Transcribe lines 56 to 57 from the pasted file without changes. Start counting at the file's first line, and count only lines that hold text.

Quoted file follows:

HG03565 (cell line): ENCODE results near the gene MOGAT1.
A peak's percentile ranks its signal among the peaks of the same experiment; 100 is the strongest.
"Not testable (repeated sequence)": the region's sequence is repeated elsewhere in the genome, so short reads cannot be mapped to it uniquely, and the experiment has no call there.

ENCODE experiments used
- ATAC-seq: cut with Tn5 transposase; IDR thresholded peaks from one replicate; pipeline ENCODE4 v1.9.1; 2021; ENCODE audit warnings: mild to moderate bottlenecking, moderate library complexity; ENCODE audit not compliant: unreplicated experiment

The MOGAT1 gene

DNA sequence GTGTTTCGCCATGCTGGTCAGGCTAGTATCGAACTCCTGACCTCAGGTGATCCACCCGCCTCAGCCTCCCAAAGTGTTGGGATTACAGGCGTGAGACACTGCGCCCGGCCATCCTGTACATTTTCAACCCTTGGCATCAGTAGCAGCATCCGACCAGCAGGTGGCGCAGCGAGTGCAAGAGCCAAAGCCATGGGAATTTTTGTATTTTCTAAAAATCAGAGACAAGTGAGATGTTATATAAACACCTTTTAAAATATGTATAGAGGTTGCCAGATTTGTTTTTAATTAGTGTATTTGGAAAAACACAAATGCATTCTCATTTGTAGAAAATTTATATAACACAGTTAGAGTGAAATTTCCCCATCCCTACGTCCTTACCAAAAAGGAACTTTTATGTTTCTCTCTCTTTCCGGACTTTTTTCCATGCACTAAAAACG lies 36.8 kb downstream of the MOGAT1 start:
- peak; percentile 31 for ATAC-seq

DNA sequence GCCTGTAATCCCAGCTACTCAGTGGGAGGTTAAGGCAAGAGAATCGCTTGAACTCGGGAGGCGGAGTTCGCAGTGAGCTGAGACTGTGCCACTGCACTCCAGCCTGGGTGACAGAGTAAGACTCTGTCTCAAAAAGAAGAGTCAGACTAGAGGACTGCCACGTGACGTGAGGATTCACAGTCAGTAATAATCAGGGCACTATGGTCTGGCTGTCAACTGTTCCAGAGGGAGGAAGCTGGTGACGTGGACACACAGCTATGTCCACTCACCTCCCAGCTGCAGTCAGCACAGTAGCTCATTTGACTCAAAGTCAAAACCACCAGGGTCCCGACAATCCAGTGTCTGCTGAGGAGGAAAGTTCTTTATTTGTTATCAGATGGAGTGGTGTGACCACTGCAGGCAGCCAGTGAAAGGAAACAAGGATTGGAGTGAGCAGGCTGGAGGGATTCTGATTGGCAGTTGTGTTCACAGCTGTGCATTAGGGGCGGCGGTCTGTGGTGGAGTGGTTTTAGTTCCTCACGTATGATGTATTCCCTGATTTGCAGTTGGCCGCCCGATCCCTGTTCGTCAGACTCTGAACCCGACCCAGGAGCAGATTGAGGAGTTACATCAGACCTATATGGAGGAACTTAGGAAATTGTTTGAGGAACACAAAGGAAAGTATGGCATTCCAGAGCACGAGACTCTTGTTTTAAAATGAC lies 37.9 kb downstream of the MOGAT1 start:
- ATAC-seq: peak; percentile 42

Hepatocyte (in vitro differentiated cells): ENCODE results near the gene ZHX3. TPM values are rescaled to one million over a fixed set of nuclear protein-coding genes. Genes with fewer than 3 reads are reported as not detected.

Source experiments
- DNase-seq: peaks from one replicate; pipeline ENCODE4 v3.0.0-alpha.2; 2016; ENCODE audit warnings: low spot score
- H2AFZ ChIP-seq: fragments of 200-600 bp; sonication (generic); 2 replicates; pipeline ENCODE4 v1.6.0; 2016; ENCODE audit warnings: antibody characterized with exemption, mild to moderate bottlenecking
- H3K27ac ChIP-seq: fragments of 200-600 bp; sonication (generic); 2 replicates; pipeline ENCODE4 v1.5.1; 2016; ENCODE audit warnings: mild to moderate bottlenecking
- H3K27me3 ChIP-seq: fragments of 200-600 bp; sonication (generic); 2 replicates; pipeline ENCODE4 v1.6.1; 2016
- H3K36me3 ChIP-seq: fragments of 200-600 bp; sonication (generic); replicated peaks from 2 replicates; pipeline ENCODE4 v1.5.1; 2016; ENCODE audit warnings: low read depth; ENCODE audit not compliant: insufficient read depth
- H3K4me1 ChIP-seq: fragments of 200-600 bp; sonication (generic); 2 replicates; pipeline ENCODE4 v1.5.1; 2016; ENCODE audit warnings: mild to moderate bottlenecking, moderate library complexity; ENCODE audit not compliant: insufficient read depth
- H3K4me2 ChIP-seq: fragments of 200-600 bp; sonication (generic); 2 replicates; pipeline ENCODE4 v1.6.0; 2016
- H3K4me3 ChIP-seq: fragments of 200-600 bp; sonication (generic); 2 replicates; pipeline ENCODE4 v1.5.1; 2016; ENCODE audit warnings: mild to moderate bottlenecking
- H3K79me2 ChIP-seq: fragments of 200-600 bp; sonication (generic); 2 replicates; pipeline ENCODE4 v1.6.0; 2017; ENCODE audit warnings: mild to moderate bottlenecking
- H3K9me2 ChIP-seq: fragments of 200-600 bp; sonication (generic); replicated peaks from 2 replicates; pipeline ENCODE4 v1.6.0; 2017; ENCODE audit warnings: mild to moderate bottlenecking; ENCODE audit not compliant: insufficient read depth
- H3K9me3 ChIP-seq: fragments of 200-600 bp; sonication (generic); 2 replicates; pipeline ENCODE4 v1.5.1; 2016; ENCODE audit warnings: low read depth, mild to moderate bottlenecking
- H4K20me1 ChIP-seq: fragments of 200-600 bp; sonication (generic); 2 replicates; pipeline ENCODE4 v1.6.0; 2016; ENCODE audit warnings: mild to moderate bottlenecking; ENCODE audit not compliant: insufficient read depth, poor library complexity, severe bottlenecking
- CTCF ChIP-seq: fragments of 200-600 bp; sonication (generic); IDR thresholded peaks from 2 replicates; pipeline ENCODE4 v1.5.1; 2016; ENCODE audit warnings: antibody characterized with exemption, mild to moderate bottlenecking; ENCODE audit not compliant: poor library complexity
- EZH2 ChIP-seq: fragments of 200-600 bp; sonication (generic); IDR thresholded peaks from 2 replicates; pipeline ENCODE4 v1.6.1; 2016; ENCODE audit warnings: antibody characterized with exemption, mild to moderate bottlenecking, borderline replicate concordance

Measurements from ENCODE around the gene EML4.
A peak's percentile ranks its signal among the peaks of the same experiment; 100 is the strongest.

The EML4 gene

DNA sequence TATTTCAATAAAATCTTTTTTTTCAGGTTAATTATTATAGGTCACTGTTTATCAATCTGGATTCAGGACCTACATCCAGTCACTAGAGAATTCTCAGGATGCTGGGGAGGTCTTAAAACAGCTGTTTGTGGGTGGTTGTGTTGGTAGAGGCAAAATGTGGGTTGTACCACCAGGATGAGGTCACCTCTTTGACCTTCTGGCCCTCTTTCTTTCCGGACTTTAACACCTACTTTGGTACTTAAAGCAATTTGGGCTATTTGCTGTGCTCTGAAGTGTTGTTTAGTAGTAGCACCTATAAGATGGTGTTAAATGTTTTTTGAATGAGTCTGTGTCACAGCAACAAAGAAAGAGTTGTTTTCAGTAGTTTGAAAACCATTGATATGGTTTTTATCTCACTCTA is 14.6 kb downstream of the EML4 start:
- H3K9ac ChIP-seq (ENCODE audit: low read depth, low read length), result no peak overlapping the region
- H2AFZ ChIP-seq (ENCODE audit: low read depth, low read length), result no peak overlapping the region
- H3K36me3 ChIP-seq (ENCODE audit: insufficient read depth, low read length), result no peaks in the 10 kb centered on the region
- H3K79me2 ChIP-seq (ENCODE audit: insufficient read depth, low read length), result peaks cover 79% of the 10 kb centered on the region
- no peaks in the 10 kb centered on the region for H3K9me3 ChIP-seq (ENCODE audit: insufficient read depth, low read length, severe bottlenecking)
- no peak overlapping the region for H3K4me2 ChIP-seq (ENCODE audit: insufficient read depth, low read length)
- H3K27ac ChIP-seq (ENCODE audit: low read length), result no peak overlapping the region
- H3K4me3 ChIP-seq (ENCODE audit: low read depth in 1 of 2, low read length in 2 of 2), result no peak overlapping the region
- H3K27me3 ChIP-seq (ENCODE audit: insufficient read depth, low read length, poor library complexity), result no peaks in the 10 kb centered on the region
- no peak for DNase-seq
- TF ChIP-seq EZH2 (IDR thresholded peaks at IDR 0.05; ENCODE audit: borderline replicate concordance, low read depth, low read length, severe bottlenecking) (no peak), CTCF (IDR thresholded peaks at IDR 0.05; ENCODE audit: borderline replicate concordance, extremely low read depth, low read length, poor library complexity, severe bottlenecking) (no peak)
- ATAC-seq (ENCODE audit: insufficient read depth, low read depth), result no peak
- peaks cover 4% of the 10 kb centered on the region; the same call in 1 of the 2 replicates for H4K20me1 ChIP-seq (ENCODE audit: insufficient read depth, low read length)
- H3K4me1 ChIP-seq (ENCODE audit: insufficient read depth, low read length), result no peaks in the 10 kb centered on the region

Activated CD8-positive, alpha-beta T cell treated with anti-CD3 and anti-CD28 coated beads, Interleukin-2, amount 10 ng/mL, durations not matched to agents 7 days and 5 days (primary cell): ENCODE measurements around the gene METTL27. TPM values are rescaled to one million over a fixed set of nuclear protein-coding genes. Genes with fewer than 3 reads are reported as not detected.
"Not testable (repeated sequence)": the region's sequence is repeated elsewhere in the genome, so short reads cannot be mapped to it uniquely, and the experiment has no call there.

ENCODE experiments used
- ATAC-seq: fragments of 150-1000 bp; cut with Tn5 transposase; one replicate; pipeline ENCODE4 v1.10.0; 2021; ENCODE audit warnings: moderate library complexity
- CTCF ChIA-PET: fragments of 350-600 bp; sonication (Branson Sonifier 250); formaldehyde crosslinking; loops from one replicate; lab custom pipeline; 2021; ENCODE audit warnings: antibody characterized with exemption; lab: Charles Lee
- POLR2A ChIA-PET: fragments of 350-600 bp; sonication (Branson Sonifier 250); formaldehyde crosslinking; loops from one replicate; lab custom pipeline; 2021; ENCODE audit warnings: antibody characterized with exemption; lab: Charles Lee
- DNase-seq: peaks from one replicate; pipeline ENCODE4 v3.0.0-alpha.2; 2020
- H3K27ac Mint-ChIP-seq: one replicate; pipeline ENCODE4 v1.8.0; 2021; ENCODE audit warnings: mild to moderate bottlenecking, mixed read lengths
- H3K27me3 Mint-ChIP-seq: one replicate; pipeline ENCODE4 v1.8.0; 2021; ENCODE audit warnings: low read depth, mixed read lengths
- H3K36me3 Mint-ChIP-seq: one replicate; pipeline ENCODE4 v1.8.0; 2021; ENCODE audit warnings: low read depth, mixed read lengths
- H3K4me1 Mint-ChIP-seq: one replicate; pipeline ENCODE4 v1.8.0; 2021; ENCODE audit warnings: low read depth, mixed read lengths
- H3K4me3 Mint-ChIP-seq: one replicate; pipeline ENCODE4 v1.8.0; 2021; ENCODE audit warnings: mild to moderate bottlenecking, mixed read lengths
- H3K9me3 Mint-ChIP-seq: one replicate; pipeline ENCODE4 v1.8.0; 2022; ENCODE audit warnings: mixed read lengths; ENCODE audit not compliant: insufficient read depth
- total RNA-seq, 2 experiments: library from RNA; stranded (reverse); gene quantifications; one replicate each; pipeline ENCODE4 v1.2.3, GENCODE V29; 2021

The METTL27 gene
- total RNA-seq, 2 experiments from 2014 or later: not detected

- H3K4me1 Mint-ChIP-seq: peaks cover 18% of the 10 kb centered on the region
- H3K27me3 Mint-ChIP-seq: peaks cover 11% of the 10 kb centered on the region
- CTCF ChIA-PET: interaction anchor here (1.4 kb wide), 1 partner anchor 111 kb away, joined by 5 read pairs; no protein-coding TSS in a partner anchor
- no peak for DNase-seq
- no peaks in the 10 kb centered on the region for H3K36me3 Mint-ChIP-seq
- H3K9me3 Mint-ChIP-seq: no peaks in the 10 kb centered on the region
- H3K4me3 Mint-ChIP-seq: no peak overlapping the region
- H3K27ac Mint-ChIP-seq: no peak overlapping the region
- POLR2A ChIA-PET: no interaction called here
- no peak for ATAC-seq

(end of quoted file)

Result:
- H3K4me3 Mint-ChIP-seq: one replicate; pipeline ENCODE4 v1.8.0; 2021; ENCODE audit warnings: mild to moderate bottlenecking, mixed read lengths
- H3K9me3 Mint-ChIP-seq: one replicate; pipeline ENCODE4 v1.8.0; 2022; ENCODE audit warnings: mixed read lengths; ENCODE audit not compliant: insufficient read depth